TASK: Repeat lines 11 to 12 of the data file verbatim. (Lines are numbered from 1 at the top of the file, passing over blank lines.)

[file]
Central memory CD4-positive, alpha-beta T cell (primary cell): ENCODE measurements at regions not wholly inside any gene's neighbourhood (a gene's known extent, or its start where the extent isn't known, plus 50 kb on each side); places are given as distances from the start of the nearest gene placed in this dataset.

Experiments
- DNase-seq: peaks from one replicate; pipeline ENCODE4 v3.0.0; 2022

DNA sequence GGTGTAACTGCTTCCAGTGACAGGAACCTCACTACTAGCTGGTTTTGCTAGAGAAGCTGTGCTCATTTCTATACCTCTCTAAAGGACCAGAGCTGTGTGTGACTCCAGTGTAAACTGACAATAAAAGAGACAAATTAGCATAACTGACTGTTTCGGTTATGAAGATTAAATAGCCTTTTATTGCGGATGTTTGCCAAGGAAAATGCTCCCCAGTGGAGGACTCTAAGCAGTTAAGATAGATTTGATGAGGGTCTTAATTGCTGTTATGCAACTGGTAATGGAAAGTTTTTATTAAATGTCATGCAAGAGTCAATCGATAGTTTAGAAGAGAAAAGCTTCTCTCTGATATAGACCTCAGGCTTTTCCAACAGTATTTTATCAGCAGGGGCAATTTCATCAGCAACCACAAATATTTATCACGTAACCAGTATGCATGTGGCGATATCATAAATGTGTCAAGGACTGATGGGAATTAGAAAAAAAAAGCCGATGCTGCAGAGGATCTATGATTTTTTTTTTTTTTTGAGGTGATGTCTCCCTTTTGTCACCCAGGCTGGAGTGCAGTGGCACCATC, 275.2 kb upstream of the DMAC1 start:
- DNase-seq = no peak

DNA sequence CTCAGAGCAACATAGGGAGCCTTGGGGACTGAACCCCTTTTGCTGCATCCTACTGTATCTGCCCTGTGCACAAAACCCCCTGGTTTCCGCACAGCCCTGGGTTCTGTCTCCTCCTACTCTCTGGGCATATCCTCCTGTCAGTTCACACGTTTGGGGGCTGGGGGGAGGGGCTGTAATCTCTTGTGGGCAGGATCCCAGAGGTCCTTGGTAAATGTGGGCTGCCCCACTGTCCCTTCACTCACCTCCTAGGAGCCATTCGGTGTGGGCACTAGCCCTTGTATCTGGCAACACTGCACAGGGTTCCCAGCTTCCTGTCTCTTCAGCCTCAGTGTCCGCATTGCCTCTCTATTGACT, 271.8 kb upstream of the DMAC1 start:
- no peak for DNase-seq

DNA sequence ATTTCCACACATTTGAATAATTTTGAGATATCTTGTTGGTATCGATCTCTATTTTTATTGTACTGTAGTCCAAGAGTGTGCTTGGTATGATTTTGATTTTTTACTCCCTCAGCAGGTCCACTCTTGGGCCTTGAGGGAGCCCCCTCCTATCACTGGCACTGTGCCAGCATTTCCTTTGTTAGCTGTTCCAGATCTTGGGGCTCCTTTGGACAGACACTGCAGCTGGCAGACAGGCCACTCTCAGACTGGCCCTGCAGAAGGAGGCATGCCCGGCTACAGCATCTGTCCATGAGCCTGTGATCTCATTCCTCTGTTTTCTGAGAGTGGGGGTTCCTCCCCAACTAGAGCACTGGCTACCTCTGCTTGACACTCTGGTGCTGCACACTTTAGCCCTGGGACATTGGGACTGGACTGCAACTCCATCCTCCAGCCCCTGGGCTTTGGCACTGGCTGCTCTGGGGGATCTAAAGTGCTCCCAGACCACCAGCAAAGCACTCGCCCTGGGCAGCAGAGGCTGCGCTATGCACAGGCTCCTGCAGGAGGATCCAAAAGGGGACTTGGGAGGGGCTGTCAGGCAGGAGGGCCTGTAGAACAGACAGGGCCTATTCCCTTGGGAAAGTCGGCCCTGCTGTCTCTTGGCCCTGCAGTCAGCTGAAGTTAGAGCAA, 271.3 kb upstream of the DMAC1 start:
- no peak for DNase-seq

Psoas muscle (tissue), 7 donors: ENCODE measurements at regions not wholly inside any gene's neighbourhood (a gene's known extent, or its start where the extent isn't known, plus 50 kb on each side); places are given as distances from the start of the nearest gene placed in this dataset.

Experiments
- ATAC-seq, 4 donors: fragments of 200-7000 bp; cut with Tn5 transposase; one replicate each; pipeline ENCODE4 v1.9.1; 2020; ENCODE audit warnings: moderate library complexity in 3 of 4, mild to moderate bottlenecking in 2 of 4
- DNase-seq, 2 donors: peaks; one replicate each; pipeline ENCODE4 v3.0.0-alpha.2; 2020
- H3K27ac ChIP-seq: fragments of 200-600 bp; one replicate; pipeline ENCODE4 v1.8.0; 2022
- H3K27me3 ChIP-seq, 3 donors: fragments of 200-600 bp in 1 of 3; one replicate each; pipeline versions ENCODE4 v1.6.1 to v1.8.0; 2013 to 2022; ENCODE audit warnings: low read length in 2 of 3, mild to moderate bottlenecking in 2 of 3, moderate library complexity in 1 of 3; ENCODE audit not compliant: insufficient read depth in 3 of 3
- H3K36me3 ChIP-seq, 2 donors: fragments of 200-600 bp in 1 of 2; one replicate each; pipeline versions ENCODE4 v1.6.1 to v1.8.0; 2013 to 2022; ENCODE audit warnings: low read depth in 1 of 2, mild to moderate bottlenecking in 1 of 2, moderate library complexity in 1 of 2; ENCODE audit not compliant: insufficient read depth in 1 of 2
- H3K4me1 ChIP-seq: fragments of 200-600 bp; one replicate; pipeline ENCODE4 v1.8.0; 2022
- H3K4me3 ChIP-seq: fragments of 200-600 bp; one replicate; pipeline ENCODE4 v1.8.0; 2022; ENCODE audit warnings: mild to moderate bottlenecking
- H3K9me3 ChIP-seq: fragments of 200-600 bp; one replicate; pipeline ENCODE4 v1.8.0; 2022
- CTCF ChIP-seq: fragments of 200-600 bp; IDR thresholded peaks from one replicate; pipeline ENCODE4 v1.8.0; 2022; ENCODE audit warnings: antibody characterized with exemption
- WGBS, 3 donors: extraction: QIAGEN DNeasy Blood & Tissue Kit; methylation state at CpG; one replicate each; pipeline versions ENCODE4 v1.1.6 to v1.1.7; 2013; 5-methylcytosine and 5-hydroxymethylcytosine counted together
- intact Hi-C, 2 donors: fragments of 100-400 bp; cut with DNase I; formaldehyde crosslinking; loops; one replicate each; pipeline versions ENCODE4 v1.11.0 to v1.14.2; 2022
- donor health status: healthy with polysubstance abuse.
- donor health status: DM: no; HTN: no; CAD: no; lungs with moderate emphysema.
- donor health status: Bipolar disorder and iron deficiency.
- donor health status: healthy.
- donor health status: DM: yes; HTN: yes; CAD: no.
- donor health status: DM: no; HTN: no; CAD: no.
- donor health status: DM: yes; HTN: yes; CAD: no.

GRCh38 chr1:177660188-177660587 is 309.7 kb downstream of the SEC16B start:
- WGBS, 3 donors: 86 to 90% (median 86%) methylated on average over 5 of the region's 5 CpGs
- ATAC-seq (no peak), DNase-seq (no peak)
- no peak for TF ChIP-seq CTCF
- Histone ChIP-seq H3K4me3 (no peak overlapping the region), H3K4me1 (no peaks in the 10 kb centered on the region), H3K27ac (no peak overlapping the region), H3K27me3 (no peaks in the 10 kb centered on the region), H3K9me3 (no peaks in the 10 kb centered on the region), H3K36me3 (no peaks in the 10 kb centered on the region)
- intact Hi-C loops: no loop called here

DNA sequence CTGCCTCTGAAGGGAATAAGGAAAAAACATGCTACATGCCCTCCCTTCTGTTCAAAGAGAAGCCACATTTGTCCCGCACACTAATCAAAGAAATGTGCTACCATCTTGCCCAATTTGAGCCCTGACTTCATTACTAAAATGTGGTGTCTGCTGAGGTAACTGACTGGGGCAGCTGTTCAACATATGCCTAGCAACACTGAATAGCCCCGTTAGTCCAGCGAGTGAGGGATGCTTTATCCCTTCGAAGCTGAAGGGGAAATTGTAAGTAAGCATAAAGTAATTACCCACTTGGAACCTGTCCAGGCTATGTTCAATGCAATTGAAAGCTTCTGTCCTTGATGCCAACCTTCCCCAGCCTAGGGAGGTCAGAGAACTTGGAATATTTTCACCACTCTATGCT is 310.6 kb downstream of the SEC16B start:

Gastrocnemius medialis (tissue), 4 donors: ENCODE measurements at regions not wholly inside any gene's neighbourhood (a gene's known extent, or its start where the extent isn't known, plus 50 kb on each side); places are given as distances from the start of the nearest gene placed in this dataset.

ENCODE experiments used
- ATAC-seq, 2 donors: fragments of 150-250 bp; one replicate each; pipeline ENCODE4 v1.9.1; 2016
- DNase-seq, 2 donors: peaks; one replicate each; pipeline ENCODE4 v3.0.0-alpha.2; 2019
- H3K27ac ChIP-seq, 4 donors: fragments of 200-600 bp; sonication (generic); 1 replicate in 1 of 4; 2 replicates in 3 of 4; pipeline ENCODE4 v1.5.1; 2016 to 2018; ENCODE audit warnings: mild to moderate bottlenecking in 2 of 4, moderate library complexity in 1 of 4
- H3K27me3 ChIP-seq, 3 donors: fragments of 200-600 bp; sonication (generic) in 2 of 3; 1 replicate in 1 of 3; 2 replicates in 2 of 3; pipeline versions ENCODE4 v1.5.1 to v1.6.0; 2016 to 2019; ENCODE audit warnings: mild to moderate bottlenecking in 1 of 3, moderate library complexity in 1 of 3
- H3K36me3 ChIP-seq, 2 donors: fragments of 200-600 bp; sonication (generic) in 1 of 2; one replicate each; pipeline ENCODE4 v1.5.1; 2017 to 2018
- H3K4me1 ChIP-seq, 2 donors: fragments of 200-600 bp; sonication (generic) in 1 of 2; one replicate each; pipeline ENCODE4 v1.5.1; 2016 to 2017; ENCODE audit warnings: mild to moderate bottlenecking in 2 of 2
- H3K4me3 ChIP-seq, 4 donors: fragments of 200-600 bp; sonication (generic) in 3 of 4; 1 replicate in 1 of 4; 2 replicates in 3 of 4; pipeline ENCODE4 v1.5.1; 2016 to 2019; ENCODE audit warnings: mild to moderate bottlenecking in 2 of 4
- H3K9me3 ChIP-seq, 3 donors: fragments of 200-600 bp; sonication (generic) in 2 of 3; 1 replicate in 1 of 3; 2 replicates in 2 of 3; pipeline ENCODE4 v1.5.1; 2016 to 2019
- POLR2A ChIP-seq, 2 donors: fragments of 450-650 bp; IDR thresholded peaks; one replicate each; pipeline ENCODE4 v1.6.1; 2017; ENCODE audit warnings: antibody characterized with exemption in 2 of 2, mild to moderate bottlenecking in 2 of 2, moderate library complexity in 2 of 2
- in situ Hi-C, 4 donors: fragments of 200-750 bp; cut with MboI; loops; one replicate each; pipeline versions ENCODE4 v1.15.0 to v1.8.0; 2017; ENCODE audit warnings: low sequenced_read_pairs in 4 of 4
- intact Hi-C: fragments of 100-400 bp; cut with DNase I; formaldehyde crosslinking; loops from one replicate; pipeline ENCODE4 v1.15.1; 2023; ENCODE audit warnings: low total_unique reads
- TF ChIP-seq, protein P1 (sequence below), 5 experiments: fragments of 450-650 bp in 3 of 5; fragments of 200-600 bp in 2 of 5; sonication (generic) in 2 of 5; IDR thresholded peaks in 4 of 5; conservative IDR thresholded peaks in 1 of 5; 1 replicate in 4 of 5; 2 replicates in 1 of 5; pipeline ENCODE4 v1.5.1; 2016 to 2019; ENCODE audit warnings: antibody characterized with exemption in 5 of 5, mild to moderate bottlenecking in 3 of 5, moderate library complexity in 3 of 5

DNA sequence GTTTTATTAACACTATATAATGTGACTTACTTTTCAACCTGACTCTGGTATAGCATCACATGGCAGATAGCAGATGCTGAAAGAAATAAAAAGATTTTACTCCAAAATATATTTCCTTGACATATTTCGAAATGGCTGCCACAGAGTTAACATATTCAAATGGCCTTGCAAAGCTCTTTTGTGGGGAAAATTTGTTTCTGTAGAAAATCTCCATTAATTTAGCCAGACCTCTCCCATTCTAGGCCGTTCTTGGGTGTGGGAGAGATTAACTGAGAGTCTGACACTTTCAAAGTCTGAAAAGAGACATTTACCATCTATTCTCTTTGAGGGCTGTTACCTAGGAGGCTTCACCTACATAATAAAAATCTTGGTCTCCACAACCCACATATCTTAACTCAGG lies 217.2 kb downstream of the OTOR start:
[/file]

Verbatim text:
Experiments
- ATAC-seq, 4 donors: fragments of 200-7000 bp; cut with Tn5 transposase; one replicate each; pipeline ENCODE4 v1.9.1; 2020; ENCODE audit warnings: moderate library complexity in 3 of 4, mild to moderate bottlenecking in 2 of 4